An expressway ceremony, but not for locals

The Transport Agency had a sod-breaking ceremony for the Mackays Crossing to Peka Peka Expressway on Monday. But instead of being a community celebration, it seemed to be quite a secretive occasion.

Details of the location and time were available only to those who had been invited mainly politicians, members of the Alliance and of course employees of the Transport Agency. We heard the details from a politician who was too saddened to attend and thought members of the community should know about it.

Three of us, all residents of Waikanae, thought it would be worthwhile to view this historic occasion. We drove to Smithfield Road in Northern Waikanae, which is a dead end road and thus easily secured. There were about five guards, several vehicles and cones blocking the entrance to the site, so I parked outside.

We walked over to the guards, who asked if we were invited guests and then asked if we belonged to any organisations. We said we were residents of Waikanae and just wanted to observe the sod breaking. The guards were friendly and non-threatening. They told us jokingly that they were not going to do a pat down search.

We than walked about 250 meters down the road where there were more guards, including three men in police uniform. One of us, a long time resident, noted that three uniformed officers were high ranking from the Greater Wellington area. One of them, who was quite friendly, said that they had been invited as guests, not to provide “protection”. However they never joined the other guests in the large tent.

We were told by some people not in uniform that we could not go into the fenced area where the tent, with chairs and refreshments, was set up for the 60+ invited guests. We were told that we had to stand outside the fenced area. I noticed that during the ceremony there was a large man in a suit standing about 6 or 7 meters behind us.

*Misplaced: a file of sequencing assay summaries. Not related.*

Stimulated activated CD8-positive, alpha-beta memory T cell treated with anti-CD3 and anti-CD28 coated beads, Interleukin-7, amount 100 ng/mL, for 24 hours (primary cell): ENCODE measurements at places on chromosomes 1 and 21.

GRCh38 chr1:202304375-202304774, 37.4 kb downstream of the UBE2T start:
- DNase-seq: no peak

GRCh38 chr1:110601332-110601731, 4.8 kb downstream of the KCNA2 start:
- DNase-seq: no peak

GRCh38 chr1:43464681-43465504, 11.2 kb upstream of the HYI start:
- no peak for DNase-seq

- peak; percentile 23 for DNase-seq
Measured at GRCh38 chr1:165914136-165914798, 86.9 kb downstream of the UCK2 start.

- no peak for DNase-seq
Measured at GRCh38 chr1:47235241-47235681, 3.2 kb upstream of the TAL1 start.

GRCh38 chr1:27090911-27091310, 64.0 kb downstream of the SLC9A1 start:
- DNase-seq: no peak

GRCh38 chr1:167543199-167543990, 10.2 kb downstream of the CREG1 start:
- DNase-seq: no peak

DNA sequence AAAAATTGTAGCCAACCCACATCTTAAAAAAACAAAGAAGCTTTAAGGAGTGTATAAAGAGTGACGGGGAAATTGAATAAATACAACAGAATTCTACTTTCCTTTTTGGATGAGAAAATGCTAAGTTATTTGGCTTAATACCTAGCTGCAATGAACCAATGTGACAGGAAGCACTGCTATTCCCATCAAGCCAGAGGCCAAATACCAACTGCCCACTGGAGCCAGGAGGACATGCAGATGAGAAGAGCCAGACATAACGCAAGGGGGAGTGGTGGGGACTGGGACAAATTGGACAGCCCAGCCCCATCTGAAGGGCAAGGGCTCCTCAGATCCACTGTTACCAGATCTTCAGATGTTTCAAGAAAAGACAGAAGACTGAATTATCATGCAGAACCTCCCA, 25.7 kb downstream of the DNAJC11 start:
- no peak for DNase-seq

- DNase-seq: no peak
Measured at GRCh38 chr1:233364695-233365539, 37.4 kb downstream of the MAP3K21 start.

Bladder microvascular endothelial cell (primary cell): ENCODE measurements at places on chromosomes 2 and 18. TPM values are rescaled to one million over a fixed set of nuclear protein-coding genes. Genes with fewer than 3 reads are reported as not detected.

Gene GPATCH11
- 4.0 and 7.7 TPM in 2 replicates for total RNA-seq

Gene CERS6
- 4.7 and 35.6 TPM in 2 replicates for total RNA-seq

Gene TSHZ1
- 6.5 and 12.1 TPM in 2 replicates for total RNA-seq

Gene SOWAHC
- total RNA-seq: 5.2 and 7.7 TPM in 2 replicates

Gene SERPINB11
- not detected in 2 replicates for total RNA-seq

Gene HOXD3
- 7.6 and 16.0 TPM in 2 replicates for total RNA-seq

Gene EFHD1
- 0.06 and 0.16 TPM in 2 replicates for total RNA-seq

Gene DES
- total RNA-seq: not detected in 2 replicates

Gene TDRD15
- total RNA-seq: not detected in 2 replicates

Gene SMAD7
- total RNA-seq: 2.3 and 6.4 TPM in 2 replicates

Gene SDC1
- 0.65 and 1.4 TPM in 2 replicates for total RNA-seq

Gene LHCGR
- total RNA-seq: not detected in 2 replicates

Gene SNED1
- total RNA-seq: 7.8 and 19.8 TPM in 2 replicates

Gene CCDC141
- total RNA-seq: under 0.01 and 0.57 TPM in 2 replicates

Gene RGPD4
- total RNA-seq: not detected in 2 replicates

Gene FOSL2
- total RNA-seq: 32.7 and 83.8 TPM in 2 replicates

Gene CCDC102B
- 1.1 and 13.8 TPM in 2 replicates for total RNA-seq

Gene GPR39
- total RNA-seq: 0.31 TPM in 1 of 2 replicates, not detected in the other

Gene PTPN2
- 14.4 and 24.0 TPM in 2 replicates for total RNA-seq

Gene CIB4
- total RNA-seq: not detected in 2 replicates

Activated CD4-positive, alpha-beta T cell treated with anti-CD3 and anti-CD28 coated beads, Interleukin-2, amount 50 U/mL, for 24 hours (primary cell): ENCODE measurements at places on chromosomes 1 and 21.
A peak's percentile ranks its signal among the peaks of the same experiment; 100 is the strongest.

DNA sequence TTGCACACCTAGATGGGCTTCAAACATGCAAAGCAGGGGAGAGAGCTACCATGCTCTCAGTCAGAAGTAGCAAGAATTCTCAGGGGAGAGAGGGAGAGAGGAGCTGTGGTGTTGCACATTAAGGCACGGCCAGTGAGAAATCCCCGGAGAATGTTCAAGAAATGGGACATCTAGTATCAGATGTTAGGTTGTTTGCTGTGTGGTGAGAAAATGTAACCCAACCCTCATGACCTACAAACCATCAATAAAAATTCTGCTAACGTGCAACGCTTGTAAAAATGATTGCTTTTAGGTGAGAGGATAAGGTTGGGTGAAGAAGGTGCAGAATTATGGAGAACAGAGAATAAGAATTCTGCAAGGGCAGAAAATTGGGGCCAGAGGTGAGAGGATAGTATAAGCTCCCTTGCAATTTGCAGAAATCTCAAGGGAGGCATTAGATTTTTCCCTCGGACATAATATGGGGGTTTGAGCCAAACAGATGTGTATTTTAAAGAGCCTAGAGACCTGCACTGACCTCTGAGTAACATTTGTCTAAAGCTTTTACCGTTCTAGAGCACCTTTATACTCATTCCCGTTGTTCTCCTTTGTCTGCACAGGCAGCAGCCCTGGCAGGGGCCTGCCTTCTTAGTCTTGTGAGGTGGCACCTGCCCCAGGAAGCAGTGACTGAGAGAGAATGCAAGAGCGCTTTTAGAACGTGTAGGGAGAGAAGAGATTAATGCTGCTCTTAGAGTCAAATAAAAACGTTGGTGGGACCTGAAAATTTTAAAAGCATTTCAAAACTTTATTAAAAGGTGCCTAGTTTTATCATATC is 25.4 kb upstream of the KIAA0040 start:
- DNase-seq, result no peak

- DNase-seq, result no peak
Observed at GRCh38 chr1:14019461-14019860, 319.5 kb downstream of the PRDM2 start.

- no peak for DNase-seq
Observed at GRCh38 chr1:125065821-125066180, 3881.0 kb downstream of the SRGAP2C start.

A bus from Wellington arrived along with several limousines carrying ministers including Guy and Brownlee. After the ceremony about five reporters, some with TV cameras, ran past us to where the bus was parked. We overheard them say that Mayor Wade-Brown was still on the bus. We followed and saw her sitting on the bus talking on her telephone. She then got off the bus preceded and followed by the reporters. We heard her say that she had been dealing with some problems. Of course, we like to think that she was avoiding the ceremony.

Several people asked us if we would like some sun screen or some water. At first we refused, but eventually we were brought three goblets (not bottles or glasses) of water. None of the politicians or reporters looked at us or approached us. We had the impression that outsiders were to be ignored. What we could hear of the speeches was nothing we had not heard before.

It seemed very obvious that this was a politicians’ event, certainly not for taxpayers or residents. The money spent on this occasion, mainly the lost salary time from all of those who were there, would have been better spent on double-glazing the windows for some of the unhappy citizens who will be living less than 50 meters from this enormous, high speed road.

Elaine Engman bought her home in Waikanae three months before the route of the new expressway was changed to bring it close to her property.